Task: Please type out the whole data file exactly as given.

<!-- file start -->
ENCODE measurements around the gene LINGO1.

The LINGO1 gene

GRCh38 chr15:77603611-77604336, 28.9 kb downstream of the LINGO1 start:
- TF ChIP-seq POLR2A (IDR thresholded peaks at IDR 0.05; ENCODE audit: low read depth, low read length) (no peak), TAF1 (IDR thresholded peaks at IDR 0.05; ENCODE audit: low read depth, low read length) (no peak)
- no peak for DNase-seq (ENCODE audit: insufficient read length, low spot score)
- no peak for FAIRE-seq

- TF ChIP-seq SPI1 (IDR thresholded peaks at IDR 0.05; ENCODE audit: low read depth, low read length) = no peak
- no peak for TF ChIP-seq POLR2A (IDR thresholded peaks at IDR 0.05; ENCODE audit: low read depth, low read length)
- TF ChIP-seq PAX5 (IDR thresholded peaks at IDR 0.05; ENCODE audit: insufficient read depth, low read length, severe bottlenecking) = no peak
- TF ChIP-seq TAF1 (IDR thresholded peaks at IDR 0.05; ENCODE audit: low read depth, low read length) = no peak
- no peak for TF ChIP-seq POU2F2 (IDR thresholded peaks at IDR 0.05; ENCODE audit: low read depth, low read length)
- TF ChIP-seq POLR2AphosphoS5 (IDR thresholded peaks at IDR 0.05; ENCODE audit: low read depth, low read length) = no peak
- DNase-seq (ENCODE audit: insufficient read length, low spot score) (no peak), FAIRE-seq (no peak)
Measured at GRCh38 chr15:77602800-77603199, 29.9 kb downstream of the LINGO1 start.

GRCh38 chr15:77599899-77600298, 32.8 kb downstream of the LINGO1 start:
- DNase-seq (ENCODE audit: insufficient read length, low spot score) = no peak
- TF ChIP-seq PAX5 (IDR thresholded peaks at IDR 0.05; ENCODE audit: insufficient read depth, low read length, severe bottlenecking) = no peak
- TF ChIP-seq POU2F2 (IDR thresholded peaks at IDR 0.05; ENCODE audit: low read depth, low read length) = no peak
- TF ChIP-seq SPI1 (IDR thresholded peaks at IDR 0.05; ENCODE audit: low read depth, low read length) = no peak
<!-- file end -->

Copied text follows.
ENCODE measurements around the gene LINGO1.

The LINGO1 gene

GRCh38 chr15:77603611-77604336, 28.9 kb downstream of the LINGO1 start:
- TF ChIP-seq POLR2A (IDR thresholded peaks at IDR 0.05; ENCODE audit: low read depth, low read length) (no peak), TAF1 (IDR thresholded peaks at IDR 0.05; ENCODE audit: low read depth, low read length) (no peak)
- no peak for DNase-seq (ENCODE audit: insufficient read length, low spot score)
- no peak for FAIRE-seq

- TF ChIP-seq SPI1 (IDR thresholded peaks at IDR 0.05; ENCODE audit: low read depth, low read length) = no peak
- no peak for TF ChIP-seq POLR2A (IDR thresholded peaks at IDR 0.05; ENCODE audit: low read depth, low read length)
- TF ChIP-seq PAX5 (IDR thresholded peaks at IDR 0.05; ENCODE audit: insufficient read depth, low read length, severe bottlenecking) = no peak
- TF ChIP-seq TAF1 (IDR thresholded peaks at IDR 0.05; ENCODE audit: low read depth, low read length) = no peak
- no peak for TF ChIP-seq POU2F2 (IDR thresholded peaks at IDR 0.05; ENCODE audit: low read depth, low read length)
- TF ChIP-seq POLR2AphosphoS5 (IDR thresholded peaks at IDR 0.05; ENCODE audit: low read depth, low read length) = no peak
- DNase-seq (ENCODE audit: insufficient read length, low spot score) (no peak), FAIRE-seq (no peak)
Measured at GRCh38 chr15:77602800-77603199, 29.9 kb downstream of the LINGO1 start.

GRCh38 chr15:77599899-77600298, 32.8 kb downstream of the LINGO1 start:
- DNase-seq (ENCODE audit: insufficient read length, low spot score) = no peak
- TF ChIP-seq PAX5 (IDR thresholded peaks at IDR 0.05; ENCODE audit: insufficient read depth, low read length, severe bottlenecking) = no peak
- TF ChIP-seq POU2F2 (IDR thresholded peaks at IDR 0.05; ENCODE audit: low read depth, low read length) = no peak
- TF ChIP-seq SPI1 (IDR thresholded peaks at IDR 0.05; ENCODE audit: low read depth, low read length) = no peak